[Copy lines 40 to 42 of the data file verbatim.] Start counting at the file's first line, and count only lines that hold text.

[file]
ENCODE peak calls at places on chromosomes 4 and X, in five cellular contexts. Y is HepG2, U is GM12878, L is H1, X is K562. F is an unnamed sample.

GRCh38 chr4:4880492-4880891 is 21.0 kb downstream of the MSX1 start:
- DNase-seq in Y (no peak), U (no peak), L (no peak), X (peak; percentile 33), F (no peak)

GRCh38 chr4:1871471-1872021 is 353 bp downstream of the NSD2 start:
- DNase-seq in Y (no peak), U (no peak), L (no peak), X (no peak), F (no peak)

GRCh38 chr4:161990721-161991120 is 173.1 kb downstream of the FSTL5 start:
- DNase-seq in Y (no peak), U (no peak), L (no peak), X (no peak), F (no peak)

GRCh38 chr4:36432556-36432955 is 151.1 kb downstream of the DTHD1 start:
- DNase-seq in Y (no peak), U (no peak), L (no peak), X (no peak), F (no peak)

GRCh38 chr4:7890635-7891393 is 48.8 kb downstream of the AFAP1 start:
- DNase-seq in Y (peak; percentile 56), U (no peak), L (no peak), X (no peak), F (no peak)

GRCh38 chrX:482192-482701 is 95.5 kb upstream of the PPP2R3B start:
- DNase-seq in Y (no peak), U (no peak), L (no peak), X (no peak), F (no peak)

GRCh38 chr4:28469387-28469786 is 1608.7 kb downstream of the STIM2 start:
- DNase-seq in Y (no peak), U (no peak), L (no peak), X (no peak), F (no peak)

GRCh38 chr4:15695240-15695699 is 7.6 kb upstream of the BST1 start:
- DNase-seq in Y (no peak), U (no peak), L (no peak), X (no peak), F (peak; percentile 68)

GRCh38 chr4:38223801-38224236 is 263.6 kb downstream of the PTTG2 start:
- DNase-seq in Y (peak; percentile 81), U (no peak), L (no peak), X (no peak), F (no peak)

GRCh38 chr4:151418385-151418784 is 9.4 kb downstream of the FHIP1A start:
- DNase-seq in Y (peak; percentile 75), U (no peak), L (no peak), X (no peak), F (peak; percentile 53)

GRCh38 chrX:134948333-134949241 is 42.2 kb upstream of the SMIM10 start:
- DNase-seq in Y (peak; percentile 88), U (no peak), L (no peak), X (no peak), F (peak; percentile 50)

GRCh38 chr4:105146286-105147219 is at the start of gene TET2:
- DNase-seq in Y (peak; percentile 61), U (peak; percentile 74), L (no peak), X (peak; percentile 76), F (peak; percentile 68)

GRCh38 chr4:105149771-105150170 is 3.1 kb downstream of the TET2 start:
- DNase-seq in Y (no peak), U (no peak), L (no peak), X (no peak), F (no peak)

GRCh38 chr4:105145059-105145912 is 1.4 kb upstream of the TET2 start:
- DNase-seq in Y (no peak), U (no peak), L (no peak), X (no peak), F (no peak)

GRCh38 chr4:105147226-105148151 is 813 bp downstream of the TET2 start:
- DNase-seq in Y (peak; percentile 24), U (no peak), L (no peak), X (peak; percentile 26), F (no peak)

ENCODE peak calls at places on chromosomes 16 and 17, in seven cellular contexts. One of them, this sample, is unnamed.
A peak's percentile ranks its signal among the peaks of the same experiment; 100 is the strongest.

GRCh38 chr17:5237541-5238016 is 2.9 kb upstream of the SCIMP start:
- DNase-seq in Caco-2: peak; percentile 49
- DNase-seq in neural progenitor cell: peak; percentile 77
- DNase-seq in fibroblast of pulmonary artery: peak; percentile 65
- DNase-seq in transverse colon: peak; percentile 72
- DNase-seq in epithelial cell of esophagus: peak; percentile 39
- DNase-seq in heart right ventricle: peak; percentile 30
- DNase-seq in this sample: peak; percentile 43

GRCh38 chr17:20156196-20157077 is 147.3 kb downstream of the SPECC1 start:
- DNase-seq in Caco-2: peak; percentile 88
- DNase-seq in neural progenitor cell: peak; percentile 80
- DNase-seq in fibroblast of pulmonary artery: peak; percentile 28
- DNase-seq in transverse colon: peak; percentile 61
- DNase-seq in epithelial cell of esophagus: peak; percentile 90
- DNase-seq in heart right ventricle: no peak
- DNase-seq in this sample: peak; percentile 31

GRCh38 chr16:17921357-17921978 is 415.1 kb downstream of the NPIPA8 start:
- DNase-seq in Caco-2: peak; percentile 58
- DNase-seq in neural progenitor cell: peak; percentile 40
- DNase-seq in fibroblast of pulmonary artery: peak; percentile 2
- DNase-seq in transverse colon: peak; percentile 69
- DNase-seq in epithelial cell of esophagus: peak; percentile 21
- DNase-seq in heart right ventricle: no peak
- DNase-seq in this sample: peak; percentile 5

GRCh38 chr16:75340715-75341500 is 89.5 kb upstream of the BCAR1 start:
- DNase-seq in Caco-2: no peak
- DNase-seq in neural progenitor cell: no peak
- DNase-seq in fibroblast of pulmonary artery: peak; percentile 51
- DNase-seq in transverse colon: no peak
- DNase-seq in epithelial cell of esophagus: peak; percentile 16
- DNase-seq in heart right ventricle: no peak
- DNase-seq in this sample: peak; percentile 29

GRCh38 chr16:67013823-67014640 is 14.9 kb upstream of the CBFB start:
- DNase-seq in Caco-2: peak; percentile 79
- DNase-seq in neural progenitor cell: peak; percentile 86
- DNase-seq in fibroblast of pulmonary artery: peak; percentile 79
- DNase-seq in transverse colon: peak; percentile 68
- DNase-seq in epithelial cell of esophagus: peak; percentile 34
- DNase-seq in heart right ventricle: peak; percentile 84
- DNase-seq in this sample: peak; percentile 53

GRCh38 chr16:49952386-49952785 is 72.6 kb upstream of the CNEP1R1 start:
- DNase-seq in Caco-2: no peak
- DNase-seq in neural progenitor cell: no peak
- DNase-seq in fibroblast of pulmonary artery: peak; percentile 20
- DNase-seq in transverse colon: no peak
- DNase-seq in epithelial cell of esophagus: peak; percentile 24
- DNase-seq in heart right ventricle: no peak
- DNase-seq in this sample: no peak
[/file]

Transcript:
- DNase-seq in heart right ventricle: peak; percentile 30
- DNase-seq in this sample: peak; percentile 43

GRCh38 chr17:20156196-20157077 is 147.3 kb downstream of the SPECC1 start: